A young girl lies in a hospital room, her tattooed body very close to death -- there is a bullet lodged in her brain. Several rooms away is the man who tried to kill her, his own body grievously wounded from axe blows inflicted by the girl he has tried to kill. She is Lisbeth Salander, computer hacker and investigator, and the man is her father, a murderous Russian gangster. If Salander recovers from her injuries, she is more than likely to be put on trial for three murders -- the authorities regard her as a dangerous individual. But she won't see the inside of a courtroom if her father manages to kill her first.
This is the high-tension opening premise of the third book in Stieg Larsson’s phenomenally successful trilogy of crime novels which the late author (a crusading journalist) delivered to his publisher just before his death. But does it match up to its two electrifying predecessors, The Girl with the Dragon Tattoo and The Girl who Played with Fire? The success of Larsson’s remarkable sequence of books is, to some degree, unprecedented. Crime fiction in translation has, of course, made a mark before (notably with Peter Hoeg’s Miss Smilla’s Feeling for Snow, published, in fact, by Larsson's British publisher, Christopher MacLehose). But even the success of that book gave no hint of the juggernauts that the Salander books would be (the late author's secondary hero is the journalist Blomqvist -- who bears more than a passing resemblance to Stieg Larsson himself).
There are two overriding reasons for the hold that this massive trilogy has attained on the public: machine-tooled plotting which juggles the various narrative elements with a master's touch and (above all) the vividly realised character of Lisbeth Salander herself. She is something of a unique creation in the field of crime and thriller fiction: emotionally damaged, vulnerable and sociopathic (all of this concealed behind a forbidding Goth appearance), but she is also the ultimate survivor, somehow managing to stay alive despite the machinations of some deeply unpleasant villains (and the new book has a slew of those) as well as the hostility of often stupid establishment figures, who want her out of the picture quite as passionately as the bad guys. She is, of course, aided by the protective journalist Blomqvist, despite the fact that she had dumped him as a lover. The Girl who Kicked the Hornet’s Nest brings together all the elements that have made the previous books of the sequence so successful. Its relentless pace may be a bit exhausting for some readers, but most will be happy to strap themselves in for the ride. It's just a shame that this will be the final book in the sequence (though conspiracy theorists are hinting that Larsson began another manuscript before his untimely death…) --Barry Forshaw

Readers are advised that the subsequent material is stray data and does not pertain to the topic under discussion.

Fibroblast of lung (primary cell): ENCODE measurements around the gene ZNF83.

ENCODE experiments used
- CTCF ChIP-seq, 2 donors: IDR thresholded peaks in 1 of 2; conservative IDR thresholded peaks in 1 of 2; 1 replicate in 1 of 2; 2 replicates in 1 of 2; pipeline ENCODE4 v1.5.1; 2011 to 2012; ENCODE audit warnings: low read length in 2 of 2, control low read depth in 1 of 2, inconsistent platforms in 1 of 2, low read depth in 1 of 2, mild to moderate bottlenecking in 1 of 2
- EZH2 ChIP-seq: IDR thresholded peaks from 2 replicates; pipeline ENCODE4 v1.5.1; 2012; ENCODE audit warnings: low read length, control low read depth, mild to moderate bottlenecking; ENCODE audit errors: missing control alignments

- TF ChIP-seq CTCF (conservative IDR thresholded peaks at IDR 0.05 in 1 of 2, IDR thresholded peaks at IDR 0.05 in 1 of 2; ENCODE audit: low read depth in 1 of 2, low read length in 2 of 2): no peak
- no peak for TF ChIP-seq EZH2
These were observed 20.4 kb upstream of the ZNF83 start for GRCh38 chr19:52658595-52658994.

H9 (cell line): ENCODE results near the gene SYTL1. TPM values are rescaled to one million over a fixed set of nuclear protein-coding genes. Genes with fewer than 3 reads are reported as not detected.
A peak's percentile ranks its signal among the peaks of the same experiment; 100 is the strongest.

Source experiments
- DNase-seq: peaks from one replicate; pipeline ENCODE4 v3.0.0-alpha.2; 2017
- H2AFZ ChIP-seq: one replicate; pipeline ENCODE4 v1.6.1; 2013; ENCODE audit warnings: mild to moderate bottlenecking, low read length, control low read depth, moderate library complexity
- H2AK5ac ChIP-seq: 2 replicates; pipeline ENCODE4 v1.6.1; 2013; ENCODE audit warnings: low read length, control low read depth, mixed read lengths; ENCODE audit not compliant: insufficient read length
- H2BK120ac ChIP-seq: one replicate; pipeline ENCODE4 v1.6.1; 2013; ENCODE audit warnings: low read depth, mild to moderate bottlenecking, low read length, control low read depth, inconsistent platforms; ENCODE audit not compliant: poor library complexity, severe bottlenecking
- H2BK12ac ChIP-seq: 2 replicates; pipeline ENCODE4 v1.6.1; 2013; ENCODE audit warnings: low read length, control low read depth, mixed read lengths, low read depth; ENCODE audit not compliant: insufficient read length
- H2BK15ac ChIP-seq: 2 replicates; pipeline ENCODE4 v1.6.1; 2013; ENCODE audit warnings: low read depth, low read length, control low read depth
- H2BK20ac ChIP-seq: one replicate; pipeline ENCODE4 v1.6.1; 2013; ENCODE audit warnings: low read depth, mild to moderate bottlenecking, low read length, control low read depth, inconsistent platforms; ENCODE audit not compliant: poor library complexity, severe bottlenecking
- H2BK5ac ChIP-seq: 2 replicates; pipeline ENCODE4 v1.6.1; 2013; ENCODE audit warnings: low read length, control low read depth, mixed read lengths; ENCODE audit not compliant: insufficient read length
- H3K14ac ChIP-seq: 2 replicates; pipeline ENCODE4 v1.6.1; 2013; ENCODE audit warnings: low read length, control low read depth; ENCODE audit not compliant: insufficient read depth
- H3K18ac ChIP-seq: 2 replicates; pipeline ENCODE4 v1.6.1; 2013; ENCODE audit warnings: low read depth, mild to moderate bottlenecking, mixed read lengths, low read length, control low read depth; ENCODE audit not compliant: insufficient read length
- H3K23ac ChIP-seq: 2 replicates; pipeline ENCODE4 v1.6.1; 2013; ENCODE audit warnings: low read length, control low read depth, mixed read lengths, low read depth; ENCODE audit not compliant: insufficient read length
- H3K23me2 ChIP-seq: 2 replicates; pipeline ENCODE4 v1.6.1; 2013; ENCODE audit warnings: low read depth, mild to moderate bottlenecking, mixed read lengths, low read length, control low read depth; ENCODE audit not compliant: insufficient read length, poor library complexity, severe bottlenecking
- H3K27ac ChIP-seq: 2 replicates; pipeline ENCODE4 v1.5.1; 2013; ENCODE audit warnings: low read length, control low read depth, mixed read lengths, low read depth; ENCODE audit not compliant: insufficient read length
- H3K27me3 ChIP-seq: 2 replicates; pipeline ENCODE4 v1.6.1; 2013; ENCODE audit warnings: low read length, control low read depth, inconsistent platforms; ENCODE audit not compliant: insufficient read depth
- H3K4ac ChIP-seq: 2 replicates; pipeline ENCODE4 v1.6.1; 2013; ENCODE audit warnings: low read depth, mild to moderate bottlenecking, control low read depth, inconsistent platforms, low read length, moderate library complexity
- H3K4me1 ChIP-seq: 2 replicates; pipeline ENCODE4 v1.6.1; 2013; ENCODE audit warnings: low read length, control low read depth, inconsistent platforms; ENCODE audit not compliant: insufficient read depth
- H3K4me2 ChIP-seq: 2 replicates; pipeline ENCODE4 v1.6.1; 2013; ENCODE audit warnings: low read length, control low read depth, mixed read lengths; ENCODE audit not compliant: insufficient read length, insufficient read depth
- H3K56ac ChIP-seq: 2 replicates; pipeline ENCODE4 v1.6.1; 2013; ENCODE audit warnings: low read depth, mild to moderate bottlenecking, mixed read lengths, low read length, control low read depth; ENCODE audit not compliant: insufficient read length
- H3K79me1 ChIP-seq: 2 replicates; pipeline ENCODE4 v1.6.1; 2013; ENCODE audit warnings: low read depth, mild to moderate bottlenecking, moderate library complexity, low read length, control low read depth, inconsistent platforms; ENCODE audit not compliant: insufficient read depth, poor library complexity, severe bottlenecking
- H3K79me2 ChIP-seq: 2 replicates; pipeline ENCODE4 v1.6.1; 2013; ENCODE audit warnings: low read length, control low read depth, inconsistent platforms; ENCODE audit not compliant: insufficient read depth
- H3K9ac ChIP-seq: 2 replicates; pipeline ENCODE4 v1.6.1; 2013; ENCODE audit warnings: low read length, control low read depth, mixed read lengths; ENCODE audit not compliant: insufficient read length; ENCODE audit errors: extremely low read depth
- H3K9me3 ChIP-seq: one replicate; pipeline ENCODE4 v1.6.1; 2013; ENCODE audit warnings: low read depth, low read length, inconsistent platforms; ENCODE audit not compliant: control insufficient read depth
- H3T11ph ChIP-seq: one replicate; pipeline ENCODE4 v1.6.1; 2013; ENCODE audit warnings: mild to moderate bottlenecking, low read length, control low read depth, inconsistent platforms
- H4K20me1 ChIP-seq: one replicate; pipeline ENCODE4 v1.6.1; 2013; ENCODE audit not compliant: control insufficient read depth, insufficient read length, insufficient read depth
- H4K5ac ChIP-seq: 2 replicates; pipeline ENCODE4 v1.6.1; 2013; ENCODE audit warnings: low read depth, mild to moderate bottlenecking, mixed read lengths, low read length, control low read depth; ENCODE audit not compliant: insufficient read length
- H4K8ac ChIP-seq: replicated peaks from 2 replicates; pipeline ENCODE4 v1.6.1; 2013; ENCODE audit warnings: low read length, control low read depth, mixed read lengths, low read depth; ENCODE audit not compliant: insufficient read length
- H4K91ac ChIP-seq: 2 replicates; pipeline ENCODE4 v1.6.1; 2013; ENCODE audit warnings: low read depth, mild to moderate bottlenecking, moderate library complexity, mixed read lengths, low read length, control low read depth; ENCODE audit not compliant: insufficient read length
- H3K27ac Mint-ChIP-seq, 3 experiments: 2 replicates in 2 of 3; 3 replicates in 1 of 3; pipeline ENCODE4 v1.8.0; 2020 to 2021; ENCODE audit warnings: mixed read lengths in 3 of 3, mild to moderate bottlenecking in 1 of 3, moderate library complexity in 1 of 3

'A cyclonic force of a story, I experienced the same happiness and feverish excitement with which I read Dumas's Three Musketeers or the novels of Dickens… exceptional… I repeat, without any shame whatsoever: fantastic' Mario Vargas Llosa in El Pais.
'By some alchemy, Larsson has made a character who ought to be completely unbelievable into one of the most compelling and convincing in modern fiction … one wonders what Sherlock Holmes and Miss Marple would make of her, but Lisbeth Salander bids fair to join them in the ranks of crime fiction's true immortals' Daily Telegraph.
'The pace rarely lets up … it's an exhilarating read … this is a strong and satisfying conclusion to a massively ambitious, richly textured trilogy' Daily Express.
'There is comparison with that other great work of contemporary entertainment, The Wire, in the rage and clarity with which injustice becomes the driver of a novel way of looking at society. Be warned: the trilogy, like The Wire, is seriously addictive.' Guardian.
'Complex, satisfying, clever, moral ... a grown-up novel for grown-up readers ... this is why the Millennium Trilogy is rightly a publishing phenomenon all over the world' Kate Mosse.
'Fans will not be disappointed; this another roller-coaster ride that keeps you reading far too late into the night. Intricate but flawlessly plotted, it has complex characters as well as a satisfying, clear moral thrust … most compelling is the character of Salander … I cackled with glee as she turned the tables on her enemies in a climactic courtroom scene … Who'd have thought a Swedish geek could set British pulses racing' Evening Standard.